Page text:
In the Streaming Age, Taylor Swift Plugs 'Reputation' on CD -- WSJ

This article is being republished as part of our daily reproduction of articles that also appeared in the U.S. print edition of The Wall Street Journal (November 9, 2017).

Taylor Swift appears to be staking her reputation on CD sales.

While the music industry is watching to see if the pop star's new album can match the sales of her previous blockbuster, a bigger question for many concerns how her sixth studio effort, "Reputation," will be made available when it comes out Friday.

The album is unlikely to be heard on streaming services when it's released, according to people familiar with the matter. Initial discussions indicated such a streaming blackout could last as little as a week or two after the album's release, according to one of these people, who said the final decision was up to Ms. Swift and her inner circle. So far, that group hasn't shared its plans with many business partners. Ms. Swift's label, Big Machine Records, declined to comment on plans for the new album.

After releasing her previous album, "1989," in 2014, Ms. Swift waited seven months before allowing any streaming services to carry it.

Three years later, however, streaming has overtaken download sales and CDs as the most popular way to listen to music, and it's unclear whether it will be feasible to keep the new album off Spotify AB, Apple Music and other services for as long.

So far this year streaming is responsible for about 60% of music consumption in the U.S., according to Nielsen Music, which measures sales and streams in units, rather than in dollars, and treats 1,500 streams as the equivalent of one album sale.

All signs point to strong sales momentum ahead of Friday's release.

"Reputation" has already generated 400,000 preorders for digital and physical copies -- more than double the figure for "1989," according to Big Machine. That album was released when sales still generated more revenue than streaming in the U.S., according to the Recording Industry Association of America.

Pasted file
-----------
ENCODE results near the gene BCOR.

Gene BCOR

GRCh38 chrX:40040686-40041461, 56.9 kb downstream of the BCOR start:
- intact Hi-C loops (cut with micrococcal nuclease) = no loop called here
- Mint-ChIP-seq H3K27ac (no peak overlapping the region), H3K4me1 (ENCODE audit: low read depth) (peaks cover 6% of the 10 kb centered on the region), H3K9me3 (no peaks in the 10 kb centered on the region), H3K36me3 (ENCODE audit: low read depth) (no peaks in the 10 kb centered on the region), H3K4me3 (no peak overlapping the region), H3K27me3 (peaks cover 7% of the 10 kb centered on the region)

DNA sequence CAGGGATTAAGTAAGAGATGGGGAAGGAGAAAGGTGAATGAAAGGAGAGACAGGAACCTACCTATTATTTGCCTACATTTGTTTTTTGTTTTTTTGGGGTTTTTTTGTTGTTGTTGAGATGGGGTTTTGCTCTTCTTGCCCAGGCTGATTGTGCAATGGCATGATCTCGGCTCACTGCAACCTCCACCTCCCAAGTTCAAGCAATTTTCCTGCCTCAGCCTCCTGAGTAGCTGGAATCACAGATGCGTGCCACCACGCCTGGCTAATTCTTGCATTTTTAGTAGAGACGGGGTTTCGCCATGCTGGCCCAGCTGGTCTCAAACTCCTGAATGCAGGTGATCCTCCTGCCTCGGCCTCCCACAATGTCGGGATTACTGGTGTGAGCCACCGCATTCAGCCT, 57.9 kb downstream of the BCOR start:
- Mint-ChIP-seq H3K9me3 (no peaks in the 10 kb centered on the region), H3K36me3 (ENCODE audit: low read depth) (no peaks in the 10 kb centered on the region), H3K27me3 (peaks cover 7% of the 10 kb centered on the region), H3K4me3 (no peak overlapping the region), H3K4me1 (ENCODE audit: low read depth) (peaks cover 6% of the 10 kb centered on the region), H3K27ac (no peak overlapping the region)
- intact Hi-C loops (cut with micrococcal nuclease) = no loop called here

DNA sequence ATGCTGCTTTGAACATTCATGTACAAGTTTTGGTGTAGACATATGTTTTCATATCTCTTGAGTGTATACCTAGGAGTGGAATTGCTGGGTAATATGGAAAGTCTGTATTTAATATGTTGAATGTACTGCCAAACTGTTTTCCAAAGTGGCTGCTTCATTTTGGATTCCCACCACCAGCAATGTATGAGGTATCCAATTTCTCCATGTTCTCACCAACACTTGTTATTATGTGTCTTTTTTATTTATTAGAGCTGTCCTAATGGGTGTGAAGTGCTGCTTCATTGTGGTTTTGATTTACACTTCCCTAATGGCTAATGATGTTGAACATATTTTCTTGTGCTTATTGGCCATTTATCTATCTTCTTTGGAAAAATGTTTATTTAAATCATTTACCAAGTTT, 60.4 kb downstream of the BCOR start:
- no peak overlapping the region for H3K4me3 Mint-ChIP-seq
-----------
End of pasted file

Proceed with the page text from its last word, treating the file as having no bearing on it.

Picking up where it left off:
Sales remain a huge opportunity for Ms. Swift. A superstar artist can receive as much as 20% of the proceeds from album sales.

In the first weeks after the release of a heavily promoted album like "Reputation," that can make sales far more profitable than streaming, which generates royalties worth tiny fractions of a penny per listen. Over the long term, those micropayments can add up to big money for hit songs and albums.

Last week, streaming accounted for 75% of total retail volume for "1989," according to Nielsen.

While the singles off of "Reputation" so far haven't had the same chart success as those on "1989," that doesn't appear to have diminished demand for the album, said David Bakula, a Nielsen Entertainment analyst.

The first four singles on the album indicate a more synth-heavy -- and, at times, bass-heavy -- brand of pop, while the set list includes a collaboration with singer-songwriter Ed Sheeran and rapper Future. Three of the same pop masterminds who worked on "1989," Jack Antonoff, Max Martin and Shellback, are listed as producers.

Ms. Swift is using various incentives to encourage her loyal fan base to buy the new album on CD. Ordering a copy from her website can boost a buyer's chances of securing tickets to her coming concert tour.

Target Corp. says "Reputation" has generated more preorders than any album before it, and expects the album to be its biggest music release of the season.

The chain's biggest seller to date is Adele's "25," which was held from streaming for the better part of the first year after it came out in 2015, when streaming became the biggest segment of the U.S. music market.

Target is offering two different 72-page special-edition magazines featuring portraits, personal photos as well as poetry and paintings by Ms. Swift with each album purchase. It expects many fans, who call themselves "Swifties," to purchase two copies of the album to have both magazines, said Lee Henderson, a company spokesman.

"We look for a way to give fans something they can't get anywhere else," said Mr. Henderson.

Until the middle of this year, none of Ms. Swift's music was available on Spotify, by far the most popular streaming service, with about twice as many users as No. 2 Apple Music.

Ms. Swift wanted her music to be available only to paying subscribers; Spotify insisted that all its users -- including those who use its free, ad-supported option -- be able to listen to it. In June, Ms. Swift put her entire catalog on Spotify, including its free tier. By then, "1989" had sold 10 million copies world-wide, according to her management team.

It's too soon to say what keeping "Reputation" off streaming services would mean for its overall performance.

"This was going to be heavily purchased album anyway," said Nielsen's Mr. Bakula.

Since Ms. Swift's fan base is largely made up of younger consumers who listen to music via streaming, she could effectively get paid twice for the same album, as fans purchase a digital or physical copy of "Reputation" then continue to listen to it on the subscription services they typically use.

With or without streaming, says Mr. Bakula, "it's going to be a blockbuster one way or another."

Write to Anne Steele at

(END) Dow Jones Newswires

November 09, 2017 02:47 ET (07:47 GMT)